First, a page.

Beach safety: taking care of your dog at the beach 3 min read
There’s nothing like a trip to the seaside on a summer’s day, especially when your furry friend can come along and join in the fun!
Sadly, beaches can pose some threats to our dogs so it’s important for owners to remain vigilant. Let’s take a look at the main threats to watch out for, and how to keep your dog safe when they’re at the beach.
Make some preparations
Before jetting off to the land of sand, make sure your pet is ready for the beach… and that the beach is ready for them. Have you got poo-bags, water and toys at the ready? Can your dog swim? Do they even like water? Is the beach you plan to visit a pet-friendly one?
Dogs can often get overexcited at the beach. Bring toys and treats with you as a way of encouraging your dog to return to you, especially if they wander off too far or if there are other pets around.
Prevent jellyfish stings
Jellyfish stings are incredibly painful, so aim to do all you can to prevent your dog sustaining one. Research your chosen beach before you go there; if it’s known for jellyfish, consider going somewhere else. Keep an eye on the water at all times and don’t let your pet venture too far in.
If your dog is stung by a jellyfish, the seawater can do a great job of preventing the release of further toxins. Douse the sting as best you can and once satisfied, contact your vet as soon as you can to have the sting checked over.
A beach wouldn’t be a beach without fish and chips and sugary treats! Sadly, the vast amounts of food attracts wasps and this increases the chance of humans and pets being stung. Keep an eye on your dog as best you can, prevent them from sniffing around bins, discarded food or any area that is popular with wasps.
If your dog is stung by a wasp, keep a close eye on them. It’s a good idea to visit your vet to have the sting checked over – especially if the sting is around your dog’s mouth or face.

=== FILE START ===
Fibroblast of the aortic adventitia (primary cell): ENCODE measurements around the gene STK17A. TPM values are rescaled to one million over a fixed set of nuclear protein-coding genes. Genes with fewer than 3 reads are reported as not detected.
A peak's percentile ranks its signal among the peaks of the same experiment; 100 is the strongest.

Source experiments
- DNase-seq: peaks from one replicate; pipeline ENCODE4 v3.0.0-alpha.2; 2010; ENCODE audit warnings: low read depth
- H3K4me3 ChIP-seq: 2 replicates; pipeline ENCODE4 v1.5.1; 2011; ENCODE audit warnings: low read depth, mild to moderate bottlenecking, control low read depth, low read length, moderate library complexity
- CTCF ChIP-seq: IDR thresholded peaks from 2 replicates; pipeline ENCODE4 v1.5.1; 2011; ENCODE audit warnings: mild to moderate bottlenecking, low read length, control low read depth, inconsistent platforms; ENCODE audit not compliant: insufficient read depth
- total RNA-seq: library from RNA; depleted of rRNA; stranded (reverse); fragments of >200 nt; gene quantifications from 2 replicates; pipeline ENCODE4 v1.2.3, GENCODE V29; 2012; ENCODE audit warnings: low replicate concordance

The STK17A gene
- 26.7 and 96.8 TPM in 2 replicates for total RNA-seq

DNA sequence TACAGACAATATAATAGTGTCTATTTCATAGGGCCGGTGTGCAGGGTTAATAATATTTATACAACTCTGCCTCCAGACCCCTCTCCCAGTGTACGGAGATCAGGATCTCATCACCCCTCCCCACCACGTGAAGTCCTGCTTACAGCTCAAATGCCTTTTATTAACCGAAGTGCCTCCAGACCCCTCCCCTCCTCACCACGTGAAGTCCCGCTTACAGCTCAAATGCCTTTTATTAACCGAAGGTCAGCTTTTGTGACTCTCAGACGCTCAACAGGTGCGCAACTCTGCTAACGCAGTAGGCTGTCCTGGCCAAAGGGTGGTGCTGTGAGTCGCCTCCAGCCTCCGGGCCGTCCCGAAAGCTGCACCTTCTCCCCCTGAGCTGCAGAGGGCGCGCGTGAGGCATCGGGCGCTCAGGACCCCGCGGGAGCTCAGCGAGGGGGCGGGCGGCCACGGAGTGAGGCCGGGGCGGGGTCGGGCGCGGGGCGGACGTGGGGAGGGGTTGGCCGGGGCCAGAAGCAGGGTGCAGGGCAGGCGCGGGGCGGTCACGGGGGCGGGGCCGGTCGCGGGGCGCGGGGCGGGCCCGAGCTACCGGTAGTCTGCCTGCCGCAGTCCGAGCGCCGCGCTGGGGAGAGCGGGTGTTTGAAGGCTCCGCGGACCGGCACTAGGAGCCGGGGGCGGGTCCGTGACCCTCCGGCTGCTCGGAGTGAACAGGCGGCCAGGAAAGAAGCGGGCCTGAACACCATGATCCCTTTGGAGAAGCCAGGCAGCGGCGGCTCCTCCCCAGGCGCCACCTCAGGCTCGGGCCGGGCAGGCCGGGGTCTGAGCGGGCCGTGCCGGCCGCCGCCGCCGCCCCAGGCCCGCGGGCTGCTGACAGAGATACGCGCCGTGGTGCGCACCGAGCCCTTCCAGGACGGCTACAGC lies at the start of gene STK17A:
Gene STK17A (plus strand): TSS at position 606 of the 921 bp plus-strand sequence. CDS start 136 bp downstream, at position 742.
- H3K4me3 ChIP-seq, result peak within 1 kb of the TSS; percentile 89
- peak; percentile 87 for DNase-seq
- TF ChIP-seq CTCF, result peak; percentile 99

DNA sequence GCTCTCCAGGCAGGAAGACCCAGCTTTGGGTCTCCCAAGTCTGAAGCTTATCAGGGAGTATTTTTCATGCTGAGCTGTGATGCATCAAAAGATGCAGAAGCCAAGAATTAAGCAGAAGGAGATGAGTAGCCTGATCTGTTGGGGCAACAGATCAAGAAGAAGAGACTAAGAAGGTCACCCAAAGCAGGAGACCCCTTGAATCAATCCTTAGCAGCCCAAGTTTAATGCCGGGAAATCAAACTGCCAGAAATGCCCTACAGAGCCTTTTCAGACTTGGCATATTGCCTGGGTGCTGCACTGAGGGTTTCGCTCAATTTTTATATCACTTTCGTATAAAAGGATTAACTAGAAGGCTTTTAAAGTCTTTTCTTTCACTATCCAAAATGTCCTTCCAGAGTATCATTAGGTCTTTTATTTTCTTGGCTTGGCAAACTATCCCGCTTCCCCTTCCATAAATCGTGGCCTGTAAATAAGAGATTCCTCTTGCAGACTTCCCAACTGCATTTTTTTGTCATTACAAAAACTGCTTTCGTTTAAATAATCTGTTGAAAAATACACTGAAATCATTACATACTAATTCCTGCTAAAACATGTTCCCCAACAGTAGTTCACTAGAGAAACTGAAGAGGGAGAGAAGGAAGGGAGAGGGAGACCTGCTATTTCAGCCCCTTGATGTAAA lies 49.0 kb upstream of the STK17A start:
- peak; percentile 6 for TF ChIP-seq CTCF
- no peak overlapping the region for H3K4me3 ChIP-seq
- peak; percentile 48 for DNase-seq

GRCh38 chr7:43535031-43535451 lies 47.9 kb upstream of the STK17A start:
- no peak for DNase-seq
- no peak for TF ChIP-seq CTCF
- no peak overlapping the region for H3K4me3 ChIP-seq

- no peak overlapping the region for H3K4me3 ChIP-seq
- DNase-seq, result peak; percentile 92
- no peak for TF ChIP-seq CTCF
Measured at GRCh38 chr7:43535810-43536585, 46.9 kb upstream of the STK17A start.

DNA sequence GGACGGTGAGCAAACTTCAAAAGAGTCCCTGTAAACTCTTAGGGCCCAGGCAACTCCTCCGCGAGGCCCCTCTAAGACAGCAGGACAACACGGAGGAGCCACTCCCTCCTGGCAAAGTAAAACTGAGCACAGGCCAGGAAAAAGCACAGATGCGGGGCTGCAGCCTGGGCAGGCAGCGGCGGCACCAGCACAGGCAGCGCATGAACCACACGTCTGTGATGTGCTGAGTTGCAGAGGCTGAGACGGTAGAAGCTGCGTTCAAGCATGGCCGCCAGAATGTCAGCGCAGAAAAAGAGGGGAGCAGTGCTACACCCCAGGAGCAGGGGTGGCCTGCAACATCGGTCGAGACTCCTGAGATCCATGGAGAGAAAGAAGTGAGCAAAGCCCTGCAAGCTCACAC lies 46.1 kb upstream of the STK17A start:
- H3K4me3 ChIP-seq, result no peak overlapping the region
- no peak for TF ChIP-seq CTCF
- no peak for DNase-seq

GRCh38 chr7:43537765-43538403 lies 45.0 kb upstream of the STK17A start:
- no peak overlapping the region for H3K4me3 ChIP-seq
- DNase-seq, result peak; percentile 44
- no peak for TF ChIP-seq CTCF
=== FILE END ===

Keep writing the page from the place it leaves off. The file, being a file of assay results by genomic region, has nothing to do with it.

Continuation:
Broken bottles or discarded sharp items aren’t so easy to spot when you’re at the beach so you’ll need to take extra care. Contact your vet right away if your dog’s foot pad does get cut.
Take care to avoid fish hooks too. These can easily get caught in your dog’s mouth or damage their digestive tract if swallowed. If you notice that your dog has swallowed a discarded fish hook, contact your nearest emergency care provider right away.
Bring your dog’s bowl along with you, plus their own bottle of water, and make sure you offer it to them regularly. This will help to prevent your dog from getting too thirsty and drinking salt water!
Ingestion of too much salt water can have serious effects on your dog’s health, so keep your eye on them as often as you can to check they aren’t helping themselves to it.
…or eat discarded food
Lots of popular human treats are bad enough for dogs as it is, not to mention discarded treats that could well be mouldy and are most likely caked in sand! Once again, keep an eye out… both on your surroundings and on your dog, to make sure they don’t eat anything they shouldn’t.
Bring treats along with you! This will satisfy your dog’s taste buds as well as encourage them to return to you when you need them to.
The immense heat, along with lots of excitement and lack of shade can quickly lead to sunburn or heatstroke. To prevent this, make sure you give your dog lots of fresh water to drink and take regular shade brakes. If you plan to stop and sunbathe, make sure there’s a shaded area for your dog to cool off in.
Be aware that dogs can get sunburnt too, especially those with white/pale fur. Consider getting your dog some special pet-friendly sun cream.
Need more info?
For more information on keeping your pet safe and comfortable at the beach, or any aspect of their welfare, have a chat with your vet. To find your nearest recommended vet or pet clinic, use our Find a Vet page.